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7

Kinda. The browser verifies the certificate was issued by the CA without contacting the CA. But the certificate might have been revoked since then, for example because the site's private key leaked. To verify the certificate has not been revoked, the browser needs to contact the CA's CRL or OCSP site. If those are down, there is no way to know whether the ...


5

It would be a huge operational cost in environments that don't have automated certificate management in place, which, in reality is the vast majority of the operational environments in the world today. In fact, in most environment little to nothing is automated. We've just started seeing people dip their toes in those waters in the past few years, and most ...


3

No. The CA's root certificate is usually installed in the client's certificate store. When the client makes a handshake request, they receive the cert from the site (which I'll refer to as example.com). The cert for example.com will include a root cert and possibly an intermediate cert, and the client (in this case, the browser) will check its cert store to ...


3

In short: the intermediate certificates have to be sent within the TLS handshake (needs proper configuration of the server) and only the CA local at the client will be considered as trust anchors. In detail: ... see that it does not have the issuing ca (intermediate ca's public key), will it automatically download those intermediate cert (e.g. ...


2

First, you should read through the most famous question on this site: How does SSL/TLS work?, having a good understanding of TLS will clear up a lot of your questions. Answering your questions: a) When a browser visit my site ... will prompt the end-user (using the browser) whether he/she wanted to install those certs? No, visiting a site in a ...


2

PKCS#10 is a specification defining what and how attributes should be contained in a Certificate Signing Request in order for it to be compliant. It is used as the default specification for most certificate signing authorities. This specification dictates the use of ASN.1. ASN.1, also known as Abstract Syntax Notation One, is a standard that defines rules ...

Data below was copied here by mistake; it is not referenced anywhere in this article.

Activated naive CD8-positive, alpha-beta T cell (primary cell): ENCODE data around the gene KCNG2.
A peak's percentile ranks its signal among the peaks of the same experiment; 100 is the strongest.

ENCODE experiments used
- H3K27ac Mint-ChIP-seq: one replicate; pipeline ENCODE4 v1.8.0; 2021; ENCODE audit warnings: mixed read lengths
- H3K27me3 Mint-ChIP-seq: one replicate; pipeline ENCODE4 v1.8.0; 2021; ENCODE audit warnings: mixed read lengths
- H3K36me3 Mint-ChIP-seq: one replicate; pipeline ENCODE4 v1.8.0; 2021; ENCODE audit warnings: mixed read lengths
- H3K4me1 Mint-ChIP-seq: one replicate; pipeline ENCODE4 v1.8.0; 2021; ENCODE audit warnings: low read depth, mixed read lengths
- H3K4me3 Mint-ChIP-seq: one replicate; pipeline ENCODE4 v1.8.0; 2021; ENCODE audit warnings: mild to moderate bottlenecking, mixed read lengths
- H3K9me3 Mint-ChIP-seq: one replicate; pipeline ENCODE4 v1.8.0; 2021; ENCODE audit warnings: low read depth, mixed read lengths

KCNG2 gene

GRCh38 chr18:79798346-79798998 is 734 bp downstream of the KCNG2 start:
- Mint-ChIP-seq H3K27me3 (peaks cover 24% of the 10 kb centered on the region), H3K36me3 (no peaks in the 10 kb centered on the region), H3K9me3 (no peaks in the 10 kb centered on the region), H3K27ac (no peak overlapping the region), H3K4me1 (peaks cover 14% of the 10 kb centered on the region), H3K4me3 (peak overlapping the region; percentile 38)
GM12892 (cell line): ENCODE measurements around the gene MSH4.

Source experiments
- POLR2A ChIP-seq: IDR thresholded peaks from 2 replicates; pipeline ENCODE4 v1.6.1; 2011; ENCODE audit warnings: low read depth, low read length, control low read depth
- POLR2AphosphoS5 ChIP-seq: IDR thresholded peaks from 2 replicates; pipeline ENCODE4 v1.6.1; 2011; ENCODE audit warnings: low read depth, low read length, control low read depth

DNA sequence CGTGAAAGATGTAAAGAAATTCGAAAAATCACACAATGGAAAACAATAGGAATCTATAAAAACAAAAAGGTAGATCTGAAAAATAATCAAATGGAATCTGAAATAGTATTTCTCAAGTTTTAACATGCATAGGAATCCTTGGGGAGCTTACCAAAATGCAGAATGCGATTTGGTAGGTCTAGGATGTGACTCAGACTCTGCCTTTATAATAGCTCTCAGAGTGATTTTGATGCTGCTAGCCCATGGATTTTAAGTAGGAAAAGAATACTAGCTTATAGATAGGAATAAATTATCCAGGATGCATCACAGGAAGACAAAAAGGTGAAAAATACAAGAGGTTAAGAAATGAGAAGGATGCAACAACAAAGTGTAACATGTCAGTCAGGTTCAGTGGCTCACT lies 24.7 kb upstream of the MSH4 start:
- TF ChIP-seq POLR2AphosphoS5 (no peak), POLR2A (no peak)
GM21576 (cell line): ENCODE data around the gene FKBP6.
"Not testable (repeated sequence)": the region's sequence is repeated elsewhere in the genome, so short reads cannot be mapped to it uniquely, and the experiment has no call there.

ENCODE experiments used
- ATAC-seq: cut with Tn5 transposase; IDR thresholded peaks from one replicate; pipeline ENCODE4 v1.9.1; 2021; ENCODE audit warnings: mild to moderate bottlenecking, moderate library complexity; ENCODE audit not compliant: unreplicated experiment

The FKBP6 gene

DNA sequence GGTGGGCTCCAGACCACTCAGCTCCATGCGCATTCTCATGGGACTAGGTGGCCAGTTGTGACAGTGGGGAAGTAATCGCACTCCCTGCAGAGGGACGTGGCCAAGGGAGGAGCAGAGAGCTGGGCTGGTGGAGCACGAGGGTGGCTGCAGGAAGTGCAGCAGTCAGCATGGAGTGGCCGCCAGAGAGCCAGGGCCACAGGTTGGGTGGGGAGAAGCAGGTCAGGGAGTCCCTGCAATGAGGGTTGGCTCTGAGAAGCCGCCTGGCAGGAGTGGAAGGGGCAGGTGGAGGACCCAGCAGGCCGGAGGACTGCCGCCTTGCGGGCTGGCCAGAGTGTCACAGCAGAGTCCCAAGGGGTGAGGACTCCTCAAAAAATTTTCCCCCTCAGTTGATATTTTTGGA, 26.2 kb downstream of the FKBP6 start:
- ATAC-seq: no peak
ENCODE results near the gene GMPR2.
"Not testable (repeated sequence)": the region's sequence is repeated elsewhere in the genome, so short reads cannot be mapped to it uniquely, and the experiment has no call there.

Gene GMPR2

2

I have never heard the term "retire" applied to certificates. Maybe it has a specific meaning within the context of your certificate management tool? A "revoked" certificate should be considered compromised and no longer trusted. My guess is that a "retired" certificate is no longer being managed by the CA, but there's no evidence of compromise, so the ...


2

I would think this might have to do with what flag is used to mark the cert when it is added to the revocation list. A cert added with reason 4(superseded) or reason 5(cessationOfOperation) are not being revoked because of some compromise or inherent flaw so could be considered to be "retired". There have been several types of certs(sha1 and MD5) that are ...


2

[Note: In the first wording of the question, there appeared to be some pretty glaring conceptual problems, the re-wording fixed these. I am going to leave this answer here anyway in hopes that it's useful to somebody.] PKI Fundamentals I think we need to go back to basics on how Public Key Infrastructure and certificates work. I am going to shamelessly ...


2

I just suspect the configuration is maybe wrong somehow, but why Chromium on my PC gives a green light? If you check your site with SSLLabs you will probably see that it has chain issues, i.e. missing an intermediate certificate. Chrome on Desktop tries to fill in missing certificates by itself and thus works. Firefox will only fill in a missing ...


1

As to the first part of your question. the answer is NO, and all who say it is forget that that also means breaking essential layers of security on the device. as to the second it is possible but highly dubious to do so. The way to do this is by buying a certificate for a domain (like localapp.example.com) and have its DNS entry point to 127.0.0.1. and ...


1

The two options you mention are almost correct: However, you can (and should) install self-signed certificates without them being Certificate Authority certificates. The difference between a self signed cert and a CA cert is that a CA certificate is a special self-signed certificate with its "basicConstraints" set to "CA:true" (usually with the critical ...


1

The name of the field is Certificate Signature Value. For example, this site SSL certifcate for : ssl333133.cloudflaressl.com has the value : Size: 72 Bytes / 576 Bits 30 46 02 21 00 b7 76 6a 60 32 00 4b 76 49 92 8f cb 1a b5 d7 64 55 37 fb 81 0c 65 23 1e 80 b5 a1 e5 1b 7a 7c 5e 02 21 00 a5 22 6e 4e fe 3a b4 4e 15 72 e1 d9 48 c8 b5 4a 3e 63 5f c4 d5 34 ...


1

Resolved. The site needed to add the intermediate cert to the PEM file. I was overlooking the trust chain view in the browser that showed it was fetching the intermediate cert, a step that wasn't performed in the other use cases. So to answer my questions: The effective trust chain was in fact visible by calling up the security details by clicking the ...


1

The signature algorithm used in the root certificate is not used to establish trust against the root certificate because a root certificate is trusted by the virtue of a copy of the root certificate is installed in the browser, either included in the browser as part of the installation, or added later by the user to their certificate store. For the rest of ...



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